The Term "Junk Food" Is A Buzz Word

A whole lot of resources are being developed to produce fake foods that do not supply any nutritional value or energy to the human body. In our world we have millions of people who are starving, not because of a lack of something to eat, but because of a lack of real nutritional sustenance.

It's nice that the authorities are mostly concerned with additives and other added ingredients. But what about whether the product is necessary or has any health benefit. Suggesting we eat real meals is not in the interest of the marketing folks who are concerned with persuading us to eat an increasing amount of profitable money making products.

The term "junk food" has become a buzz word that does not mean anything to us anymore other than it's not a good product. I think we should be honest and replace the word "junk food" with "problem substance that may be eaten but is not real". And then we should list on the label "contains problem fats with very little nutritional benefit or in most cases none."

It's true that "healthy" snacks don't contain high fructose corn syrup or white sugar, but they can still be loaded with sugars in disguise, such as turbinado, sucanat, and Florida sugar crystals. The latter are derived from sugarcane or beets, which are the same sources as refined sugars. Nestle points out that these products are just as high in calories without any added nutrition value.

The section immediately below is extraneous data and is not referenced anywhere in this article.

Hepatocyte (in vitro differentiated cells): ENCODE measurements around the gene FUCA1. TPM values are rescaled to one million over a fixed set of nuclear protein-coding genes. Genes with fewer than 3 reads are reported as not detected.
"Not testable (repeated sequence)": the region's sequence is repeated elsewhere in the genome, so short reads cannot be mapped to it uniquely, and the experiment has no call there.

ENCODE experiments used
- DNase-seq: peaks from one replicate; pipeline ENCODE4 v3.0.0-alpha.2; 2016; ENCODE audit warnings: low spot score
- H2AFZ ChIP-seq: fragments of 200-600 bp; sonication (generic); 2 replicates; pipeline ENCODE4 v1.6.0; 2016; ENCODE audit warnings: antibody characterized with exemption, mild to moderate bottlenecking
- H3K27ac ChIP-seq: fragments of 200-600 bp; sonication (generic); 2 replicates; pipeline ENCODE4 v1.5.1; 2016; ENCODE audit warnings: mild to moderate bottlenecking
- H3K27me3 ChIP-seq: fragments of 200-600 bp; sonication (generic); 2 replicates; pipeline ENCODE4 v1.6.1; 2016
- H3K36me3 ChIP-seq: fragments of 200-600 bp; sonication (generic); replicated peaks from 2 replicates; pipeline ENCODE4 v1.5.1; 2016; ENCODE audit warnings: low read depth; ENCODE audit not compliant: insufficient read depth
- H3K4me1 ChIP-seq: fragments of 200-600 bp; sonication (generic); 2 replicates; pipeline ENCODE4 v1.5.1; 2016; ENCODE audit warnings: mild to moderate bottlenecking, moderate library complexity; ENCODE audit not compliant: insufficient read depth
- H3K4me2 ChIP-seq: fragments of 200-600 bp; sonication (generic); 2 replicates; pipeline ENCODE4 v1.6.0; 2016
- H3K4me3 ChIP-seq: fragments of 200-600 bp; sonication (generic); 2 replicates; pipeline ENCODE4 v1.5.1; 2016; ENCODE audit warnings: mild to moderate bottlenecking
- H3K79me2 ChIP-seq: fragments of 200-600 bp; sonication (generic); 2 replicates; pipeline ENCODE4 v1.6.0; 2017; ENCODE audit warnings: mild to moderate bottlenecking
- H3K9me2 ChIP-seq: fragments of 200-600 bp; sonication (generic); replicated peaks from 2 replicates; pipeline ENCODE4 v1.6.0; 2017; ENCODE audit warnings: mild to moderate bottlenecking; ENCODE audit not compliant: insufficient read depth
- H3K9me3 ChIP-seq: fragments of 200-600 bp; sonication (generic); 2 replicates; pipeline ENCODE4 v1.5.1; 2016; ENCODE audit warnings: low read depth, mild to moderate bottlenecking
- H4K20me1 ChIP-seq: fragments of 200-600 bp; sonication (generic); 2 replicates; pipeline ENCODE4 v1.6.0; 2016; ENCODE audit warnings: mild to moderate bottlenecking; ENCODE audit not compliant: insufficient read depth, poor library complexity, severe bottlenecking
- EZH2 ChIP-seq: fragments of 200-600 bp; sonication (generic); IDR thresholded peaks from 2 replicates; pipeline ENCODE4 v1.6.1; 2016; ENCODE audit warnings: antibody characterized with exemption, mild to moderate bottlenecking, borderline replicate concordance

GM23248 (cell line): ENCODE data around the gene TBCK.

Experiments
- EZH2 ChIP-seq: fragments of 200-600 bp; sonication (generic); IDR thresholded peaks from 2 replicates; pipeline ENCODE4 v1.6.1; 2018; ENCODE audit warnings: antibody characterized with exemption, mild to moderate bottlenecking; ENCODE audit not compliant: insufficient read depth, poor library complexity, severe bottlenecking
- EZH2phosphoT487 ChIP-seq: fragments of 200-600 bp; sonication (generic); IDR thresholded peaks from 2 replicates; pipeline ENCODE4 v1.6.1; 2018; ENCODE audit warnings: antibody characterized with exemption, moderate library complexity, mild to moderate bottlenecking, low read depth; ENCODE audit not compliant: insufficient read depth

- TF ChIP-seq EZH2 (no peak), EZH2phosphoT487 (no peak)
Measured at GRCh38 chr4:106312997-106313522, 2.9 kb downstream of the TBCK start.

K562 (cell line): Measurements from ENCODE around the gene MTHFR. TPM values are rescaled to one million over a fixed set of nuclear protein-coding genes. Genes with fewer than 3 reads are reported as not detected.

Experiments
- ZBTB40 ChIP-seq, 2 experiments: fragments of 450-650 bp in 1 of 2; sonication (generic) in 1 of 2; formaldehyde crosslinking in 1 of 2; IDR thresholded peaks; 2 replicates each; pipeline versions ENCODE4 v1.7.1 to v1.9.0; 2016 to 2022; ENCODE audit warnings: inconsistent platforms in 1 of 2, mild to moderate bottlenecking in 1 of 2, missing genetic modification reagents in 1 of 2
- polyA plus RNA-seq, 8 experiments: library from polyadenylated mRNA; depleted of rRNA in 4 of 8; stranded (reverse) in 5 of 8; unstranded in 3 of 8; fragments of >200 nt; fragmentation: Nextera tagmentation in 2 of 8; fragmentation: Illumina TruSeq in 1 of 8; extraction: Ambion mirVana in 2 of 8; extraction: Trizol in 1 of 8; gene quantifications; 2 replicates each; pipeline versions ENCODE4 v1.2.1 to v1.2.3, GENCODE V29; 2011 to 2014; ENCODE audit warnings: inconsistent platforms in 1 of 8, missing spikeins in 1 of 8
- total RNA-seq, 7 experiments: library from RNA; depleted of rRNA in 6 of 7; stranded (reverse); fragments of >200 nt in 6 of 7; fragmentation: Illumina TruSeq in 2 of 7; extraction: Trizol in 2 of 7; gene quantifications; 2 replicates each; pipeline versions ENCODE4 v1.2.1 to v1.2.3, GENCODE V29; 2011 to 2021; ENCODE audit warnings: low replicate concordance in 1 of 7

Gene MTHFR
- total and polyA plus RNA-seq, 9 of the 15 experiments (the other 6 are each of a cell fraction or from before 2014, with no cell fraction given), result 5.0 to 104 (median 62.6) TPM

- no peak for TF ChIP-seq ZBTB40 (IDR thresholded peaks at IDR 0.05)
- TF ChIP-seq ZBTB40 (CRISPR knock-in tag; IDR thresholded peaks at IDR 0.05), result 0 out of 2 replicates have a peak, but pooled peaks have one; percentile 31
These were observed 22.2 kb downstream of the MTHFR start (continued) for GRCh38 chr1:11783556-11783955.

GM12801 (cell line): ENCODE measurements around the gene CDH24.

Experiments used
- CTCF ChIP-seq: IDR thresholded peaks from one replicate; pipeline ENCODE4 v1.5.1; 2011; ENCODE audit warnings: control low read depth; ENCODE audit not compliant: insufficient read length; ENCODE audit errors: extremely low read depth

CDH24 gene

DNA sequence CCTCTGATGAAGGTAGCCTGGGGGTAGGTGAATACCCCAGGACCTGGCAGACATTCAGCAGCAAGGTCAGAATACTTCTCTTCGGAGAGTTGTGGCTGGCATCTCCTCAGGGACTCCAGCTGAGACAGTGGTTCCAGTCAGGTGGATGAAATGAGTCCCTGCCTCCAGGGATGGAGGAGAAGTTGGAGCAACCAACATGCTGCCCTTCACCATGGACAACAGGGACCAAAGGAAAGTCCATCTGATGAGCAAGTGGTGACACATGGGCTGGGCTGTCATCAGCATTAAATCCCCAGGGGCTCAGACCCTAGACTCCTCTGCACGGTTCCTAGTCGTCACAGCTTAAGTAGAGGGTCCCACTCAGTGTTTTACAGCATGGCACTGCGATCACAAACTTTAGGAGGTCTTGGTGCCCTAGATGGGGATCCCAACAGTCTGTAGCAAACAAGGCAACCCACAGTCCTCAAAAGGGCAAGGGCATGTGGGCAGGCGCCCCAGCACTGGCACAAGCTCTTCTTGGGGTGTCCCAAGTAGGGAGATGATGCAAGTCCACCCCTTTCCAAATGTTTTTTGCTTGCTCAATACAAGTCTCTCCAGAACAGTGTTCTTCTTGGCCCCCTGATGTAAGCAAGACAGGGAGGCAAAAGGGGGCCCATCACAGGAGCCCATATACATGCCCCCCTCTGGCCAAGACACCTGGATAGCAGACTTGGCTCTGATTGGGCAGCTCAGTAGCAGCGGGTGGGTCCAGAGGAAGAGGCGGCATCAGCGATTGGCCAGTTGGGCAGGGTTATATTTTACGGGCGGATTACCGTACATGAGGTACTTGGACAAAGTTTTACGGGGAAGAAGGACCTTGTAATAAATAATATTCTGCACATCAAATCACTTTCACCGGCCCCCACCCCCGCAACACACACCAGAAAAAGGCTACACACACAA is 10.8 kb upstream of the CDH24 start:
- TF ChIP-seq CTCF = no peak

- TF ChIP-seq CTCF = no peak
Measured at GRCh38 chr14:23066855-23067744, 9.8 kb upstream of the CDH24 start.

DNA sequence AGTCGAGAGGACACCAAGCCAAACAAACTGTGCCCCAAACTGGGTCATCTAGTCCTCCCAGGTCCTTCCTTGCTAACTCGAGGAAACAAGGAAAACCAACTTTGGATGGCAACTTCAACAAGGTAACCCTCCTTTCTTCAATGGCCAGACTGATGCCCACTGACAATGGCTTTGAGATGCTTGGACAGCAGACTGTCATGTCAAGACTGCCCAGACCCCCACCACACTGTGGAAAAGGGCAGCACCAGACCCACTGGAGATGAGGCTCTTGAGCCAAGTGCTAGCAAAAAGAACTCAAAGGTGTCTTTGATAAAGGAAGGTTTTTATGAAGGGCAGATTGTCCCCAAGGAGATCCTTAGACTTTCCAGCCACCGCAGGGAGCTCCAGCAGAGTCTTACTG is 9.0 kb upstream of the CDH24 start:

And they can be much more expensive. For example, all natural Sundrops provide more calories and cholesterol per gram than their classic counterpart, M&M's. An oatmeal-raisin cookie by Alternative Baking Company, Inc., is cholesterol and egg free and made with organic unrefined cane sugar, but it still contains a whopping 480 calories and 18 grams of fat.

It would probably be better to buy cookies sweetened with fruit juice that are lower in fat, such as Fabe's brand, which have 90 calories and only 4 grams of fat per serving. Choose oatmeal-raisin or peanut butter varieties for an extra nutrition kick, and if portion control is a problem, buy one fresh bakery cookie instead of a box.

I find it hard to believe in the long run that fatty chips, pastries, and cakes are a source of real nourishment. And I am not even going to say a word at this time about the restaurants and their deep-fried products. If it's fat that your looking for... why not a high-fat nutritional product? Perhaps an avocado, nuts, seeds, eggs, along with good quality meats, cheese, yogurt or even fatty fish would be more suitable.


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